Ever since the FDA last month cleared Gilead’s remdesivir for emergency use to treat COVID-19, investors have been wondering if the drug could possibly reap returns for the company, given the Big Biotech's vow to donate millions of doses and a lack of details on pricing plans beyond that.
But one influential Wall Street firm does see a path to profitability for remdesivir—one that hinges on both commercial sales and governments around the world paying for the drug to build a stockpile after the current pandemic passes.
Analysts at SVB Leerink predicted Gilead will announce its pricing plans for remdesivir soon and start selling it commercially in the second half of the year, they wrote in a note to investors Wednesday. The analysts estimate the price will be $5,000 per course in the U.S., $4,000 in Europe and $2,000 elsewhere.
At those prices, remdesivir should bring in $1.9 billion in sales this year, peak at $7.6 billion in 2022 and then fall off from there, SVB Leerink said. The operating profit margin on the drug will peak at 19% in 2021, and governments should start scooping up the drug for stockpiling late that year, the analysts added.
Remdesivir’s contribution pushed SVB Leerink’s estimate for Gilead’s total sales in 2021 up 28% to $30 billion. The firm also boosted its earnings-per-share estimate by 10% for next year to $7.74.
“This forecast has more uncertainty than any that we have published in the last 15 years, but it reflects our view that remdesivir works, it saves medical and societal costs by shortening disease duration and reducing severity, and we believe that Gilead will be permitted to capture reduced but still real profitability from the product,” the analysts wrote.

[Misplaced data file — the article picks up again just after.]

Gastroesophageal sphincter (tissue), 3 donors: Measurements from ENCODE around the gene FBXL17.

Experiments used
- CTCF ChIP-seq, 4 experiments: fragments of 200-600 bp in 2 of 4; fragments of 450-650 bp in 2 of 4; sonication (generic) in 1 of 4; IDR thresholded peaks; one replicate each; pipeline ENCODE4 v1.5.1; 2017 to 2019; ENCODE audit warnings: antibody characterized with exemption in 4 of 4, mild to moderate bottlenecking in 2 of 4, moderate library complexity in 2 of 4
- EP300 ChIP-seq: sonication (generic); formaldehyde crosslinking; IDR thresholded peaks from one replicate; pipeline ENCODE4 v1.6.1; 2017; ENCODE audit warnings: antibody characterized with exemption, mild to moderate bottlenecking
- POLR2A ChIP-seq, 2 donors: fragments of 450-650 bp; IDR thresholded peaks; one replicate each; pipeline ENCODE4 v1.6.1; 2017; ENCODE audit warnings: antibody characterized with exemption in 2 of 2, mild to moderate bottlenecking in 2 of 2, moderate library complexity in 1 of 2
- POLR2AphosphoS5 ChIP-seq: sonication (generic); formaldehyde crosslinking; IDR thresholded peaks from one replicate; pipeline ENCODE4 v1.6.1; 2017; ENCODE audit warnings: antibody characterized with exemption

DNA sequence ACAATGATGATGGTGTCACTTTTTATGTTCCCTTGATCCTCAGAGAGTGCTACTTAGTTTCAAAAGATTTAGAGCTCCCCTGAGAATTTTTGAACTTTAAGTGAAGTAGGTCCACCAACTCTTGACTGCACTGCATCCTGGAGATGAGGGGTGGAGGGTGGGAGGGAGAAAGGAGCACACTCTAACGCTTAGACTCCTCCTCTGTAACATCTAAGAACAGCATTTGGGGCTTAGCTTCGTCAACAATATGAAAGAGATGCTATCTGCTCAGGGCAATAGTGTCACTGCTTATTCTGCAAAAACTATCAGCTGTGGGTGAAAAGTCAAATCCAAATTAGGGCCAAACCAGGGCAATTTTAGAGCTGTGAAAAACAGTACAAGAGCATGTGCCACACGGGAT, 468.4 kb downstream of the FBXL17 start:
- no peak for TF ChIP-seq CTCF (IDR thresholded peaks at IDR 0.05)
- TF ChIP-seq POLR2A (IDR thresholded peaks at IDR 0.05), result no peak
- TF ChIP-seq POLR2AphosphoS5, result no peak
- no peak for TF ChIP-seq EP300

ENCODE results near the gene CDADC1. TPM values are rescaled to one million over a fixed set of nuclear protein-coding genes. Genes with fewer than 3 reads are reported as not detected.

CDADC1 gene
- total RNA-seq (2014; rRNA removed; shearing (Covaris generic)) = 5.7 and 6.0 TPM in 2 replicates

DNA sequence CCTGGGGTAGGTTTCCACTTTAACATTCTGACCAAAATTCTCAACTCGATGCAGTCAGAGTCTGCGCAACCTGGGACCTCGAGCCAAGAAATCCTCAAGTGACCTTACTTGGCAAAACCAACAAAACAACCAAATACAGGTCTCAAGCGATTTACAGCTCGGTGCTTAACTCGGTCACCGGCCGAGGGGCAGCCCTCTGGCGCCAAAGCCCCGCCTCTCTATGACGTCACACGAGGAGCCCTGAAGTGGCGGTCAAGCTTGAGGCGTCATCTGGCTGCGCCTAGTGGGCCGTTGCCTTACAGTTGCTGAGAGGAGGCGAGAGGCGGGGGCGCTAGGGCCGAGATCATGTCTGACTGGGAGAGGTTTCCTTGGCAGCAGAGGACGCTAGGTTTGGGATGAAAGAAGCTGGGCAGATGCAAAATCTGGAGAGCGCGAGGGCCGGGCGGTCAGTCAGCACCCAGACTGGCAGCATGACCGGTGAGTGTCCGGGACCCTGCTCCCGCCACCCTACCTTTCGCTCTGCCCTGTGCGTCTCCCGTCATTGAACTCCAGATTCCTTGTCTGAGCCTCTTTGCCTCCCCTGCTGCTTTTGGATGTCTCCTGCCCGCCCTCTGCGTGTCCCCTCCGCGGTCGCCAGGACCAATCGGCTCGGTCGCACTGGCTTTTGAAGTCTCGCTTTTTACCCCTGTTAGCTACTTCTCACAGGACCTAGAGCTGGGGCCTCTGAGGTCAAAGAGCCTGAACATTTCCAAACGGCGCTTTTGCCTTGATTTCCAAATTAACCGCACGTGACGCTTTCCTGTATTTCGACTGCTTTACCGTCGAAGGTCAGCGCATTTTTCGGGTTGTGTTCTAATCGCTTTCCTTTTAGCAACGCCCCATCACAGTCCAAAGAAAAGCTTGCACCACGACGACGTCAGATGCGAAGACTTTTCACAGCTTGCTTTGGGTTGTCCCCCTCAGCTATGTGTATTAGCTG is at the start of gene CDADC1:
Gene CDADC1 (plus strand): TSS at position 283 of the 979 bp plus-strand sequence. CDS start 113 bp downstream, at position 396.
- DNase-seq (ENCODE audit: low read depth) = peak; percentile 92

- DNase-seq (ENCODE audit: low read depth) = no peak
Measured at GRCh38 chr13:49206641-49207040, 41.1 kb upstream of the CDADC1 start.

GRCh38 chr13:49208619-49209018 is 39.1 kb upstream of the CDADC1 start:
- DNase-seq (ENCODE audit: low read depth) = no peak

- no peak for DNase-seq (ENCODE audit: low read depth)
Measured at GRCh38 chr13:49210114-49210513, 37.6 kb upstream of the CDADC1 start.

SVB’s forecast for remdesivir builds in several assumptions, none of which are guaranteed. They assumed a COVID-19 vaccine will be on the market next year, for example, but that herd immunity won’t be reached until 2025, when 35% of the population will be immunized.
The analysts expect that at least 60% of remdesivir sales after 2021 will come from government stockpiling, not just in the U.S. but around the world. The product will be heavily discounted for stockpiling, however, and Gilead’s sales prospects will depend on its ability to manufacture enough doses to meet the demand, they warned.
Gilead is also facing competition in COVID-19 from a range of companies developing treatments, though SVB Leerink isn’t concerned because the company should have a leg up when governments start choosing supplies to stockpile in preparation for future pandemics.
“Even if (as we expect) biological treatments such as convalescent plasma and monoclonal antibodies are effective, we still expect widespread use of remdesivir, and ultimately significant national stockpiling by governments seeking insurance against future coronavirus eruptions,” the analysts wrote.
Gilead’s future isn’t just dependent on remdesivir’s success, SVB Leerink added. Last week, Gilead formed a $2 billion research pact with immuno-oncology player Arcus. That will launch Gilead into the hot market for antibodies that inhibit TIGIT, an emerging target that’s also being pursued by the likes of Merck and Roche.
Arcus has started phase 2 clinical trials of its anti-TIGIT drug AB154, combined with its PD-1 blocker zimberelimab, in patients with non-small cell lung cancer. SVB Leerink predicts AB154 and another asset that’s part of the deal, AB928, will both succeed, with the latter potentially winning approvals in several tumor types and reaching $1 billion in peak sales.